“The Infinites” — This is one of those typical mutant superman stories. Dick throws in the touch of having the radiation induce an evolutionary process which is not random but directed toward a goal. As usual, Dick’s sympathies are with the individual. Power-crazed (or, more accurately, paternalistic) Harrison Blake is seen as evil (though Dick often underplays his “evil” characters — they seem bland or relatively normal) in his desire to dominate his fellow Terrans. The other characters suffer emotionally from their mutation. I liked the twist (Dick’s stories — especially the short ones — often have a twist) of having mutated hamsters — who are superior to even the human mutations — help our heroes back to normalcy.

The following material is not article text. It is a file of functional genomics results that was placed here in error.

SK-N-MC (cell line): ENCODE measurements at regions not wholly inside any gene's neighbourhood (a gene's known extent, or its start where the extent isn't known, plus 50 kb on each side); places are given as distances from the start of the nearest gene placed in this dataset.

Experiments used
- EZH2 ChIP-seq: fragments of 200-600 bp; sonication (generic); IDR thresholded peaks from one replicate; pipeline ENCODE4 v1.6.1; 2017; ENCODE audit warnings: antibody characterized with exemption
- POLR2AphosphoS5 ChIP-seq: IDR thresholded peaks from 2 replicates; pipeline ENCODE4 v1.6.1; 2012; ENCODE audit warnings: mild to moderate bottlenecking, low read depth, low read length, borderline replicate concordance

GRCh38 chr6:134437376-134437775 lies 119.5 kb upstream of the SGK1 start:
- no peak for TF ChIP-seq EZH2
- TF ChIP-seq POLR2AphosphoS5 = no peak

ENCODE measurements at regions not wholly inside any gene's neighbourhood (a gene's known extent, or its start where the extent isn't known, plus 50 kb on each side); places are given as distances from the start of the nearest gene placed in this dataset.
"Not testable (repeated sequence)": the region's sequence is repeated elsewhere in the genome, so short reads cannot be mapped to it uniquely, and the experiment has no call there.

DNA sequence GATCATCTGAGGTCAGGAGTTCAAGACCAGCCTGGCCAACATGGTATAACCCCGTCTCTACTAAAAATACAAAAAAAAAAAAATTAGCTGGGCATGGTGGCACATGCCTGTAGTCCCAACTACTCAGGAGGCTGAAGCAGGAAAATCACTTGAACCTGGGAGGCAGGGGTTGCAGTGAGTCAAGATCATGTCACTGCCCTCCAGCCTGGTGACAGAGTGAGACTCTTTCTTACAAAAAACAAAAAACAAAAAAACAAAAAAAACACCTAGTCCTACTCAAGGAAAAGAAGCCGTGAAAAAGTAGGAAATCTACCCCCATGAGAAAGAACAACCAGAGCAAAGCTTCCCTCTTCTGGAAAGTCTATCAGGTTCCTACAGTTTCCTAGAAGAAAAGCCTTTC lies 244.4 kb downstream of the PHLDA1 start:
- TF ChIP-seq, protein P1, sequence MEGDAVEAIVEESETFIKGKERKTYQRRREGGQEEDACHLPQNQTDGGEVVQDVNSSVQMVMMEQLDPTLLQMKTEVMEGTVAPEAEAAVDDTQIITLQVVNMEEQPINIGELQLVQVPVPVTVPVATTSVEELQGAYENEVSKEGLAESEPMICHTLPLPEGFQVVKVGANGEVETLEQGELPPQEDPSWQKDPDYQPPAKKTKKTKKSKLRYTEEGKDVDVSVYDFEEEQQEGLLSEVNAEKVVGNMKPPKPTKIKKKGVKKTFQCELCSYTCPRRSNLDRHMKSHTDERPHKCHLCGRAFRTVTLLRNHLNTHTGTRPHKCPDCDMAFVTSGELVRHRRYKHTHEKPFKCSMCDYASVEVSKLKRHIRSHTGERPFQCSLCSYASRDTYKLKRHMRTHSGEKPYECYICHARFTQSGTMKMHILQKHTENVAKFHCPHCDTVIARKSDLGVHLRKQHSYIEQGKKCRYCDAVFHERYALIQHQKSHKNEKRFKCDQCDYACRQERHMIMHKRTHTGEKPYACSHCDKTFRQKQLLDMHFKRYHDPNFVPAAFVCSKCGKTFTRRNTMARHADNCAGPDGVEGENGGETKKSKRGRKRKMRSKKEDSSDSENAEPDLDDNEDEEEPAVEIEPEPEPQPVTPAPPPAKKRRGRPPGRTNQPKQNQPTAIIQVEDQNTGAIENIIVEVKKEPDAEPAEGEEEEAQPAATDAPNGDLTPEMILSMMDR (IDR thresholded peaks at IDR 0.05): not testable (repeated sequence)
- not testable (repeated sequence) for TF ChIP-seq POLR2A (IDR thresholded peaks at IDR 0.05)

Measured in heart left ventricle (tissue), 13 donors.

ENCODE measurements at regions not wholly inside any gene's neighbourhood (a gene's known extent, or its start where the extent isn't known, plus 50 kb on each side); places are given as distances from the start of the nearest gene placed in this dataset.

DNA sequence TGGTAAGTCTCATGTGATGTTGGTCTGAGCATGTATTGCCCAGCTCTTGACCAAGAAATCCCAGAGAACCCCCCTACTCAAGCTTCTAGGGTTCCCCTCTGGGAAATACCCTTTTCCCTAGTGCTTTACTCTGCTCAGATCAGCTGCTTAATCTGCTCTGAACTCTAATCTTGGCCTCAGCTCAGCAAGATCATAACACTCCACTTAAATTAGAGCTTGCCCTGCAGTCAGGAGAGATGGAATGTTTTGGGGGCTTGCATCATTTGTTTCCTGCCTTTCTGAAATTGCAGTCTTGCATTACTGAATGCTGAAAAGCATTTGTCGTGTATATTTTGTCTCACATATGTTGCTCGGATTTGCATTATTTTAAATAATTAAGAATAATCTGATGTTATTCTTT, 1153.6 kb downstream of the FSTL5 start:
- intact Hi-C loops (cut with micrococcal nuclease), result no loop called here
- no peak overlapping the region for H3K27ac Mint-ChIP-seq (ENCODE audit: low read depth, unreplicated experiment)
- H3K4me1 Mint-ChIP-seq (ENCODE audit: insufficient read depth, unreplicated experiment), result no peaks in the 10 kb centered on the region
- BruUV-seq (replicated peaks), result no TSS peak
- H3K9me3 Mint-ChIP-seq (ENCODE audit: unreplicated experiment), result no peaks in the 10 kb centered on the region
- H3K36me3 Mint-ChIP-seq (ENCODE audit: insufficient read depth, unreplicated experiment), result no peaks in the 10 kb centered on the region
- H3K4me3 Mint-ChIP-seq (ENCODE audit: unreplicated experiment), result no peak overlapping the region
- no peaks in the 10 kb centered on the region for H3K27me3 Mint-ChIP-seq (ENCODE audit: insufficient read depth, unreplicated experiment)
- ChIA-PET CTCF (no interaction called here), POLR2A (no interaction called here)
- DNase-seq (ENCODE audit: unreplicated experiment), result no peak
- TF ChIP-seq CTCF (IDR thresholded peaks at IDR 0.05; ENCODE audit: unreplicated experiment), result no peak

“The Preserving Machine” — This strange, charming, slightly disconcerting story is even better on the second read. There is a poignancy here about trying to preserve the beauties of civilization — here music — from destruction. Doc Labyrinth experiences the pain of a creator whose creations — imbued with independence, adaptability, and the will to survive of necessity — change to something not beautiful like the original. Doc despairs but keeps the hope that something will work. (Dick’s characters often carry on in the face of despair and defeat — they keep the faith in the value of the struggle for good though it may prove futile.) Perhaps the stately beethoven beetle at story’s end is a sign that Doc’s faith is justified.
“Expendable” — A fun (if absurd) and paranoid story about a man who discovers the truth about the ancient war between invader man and native Terran insect and man’s created ally, the spider. I liked the blackly funny twist at the end where the spiders apologize for making the man think he will be saved. They were just referring to his race.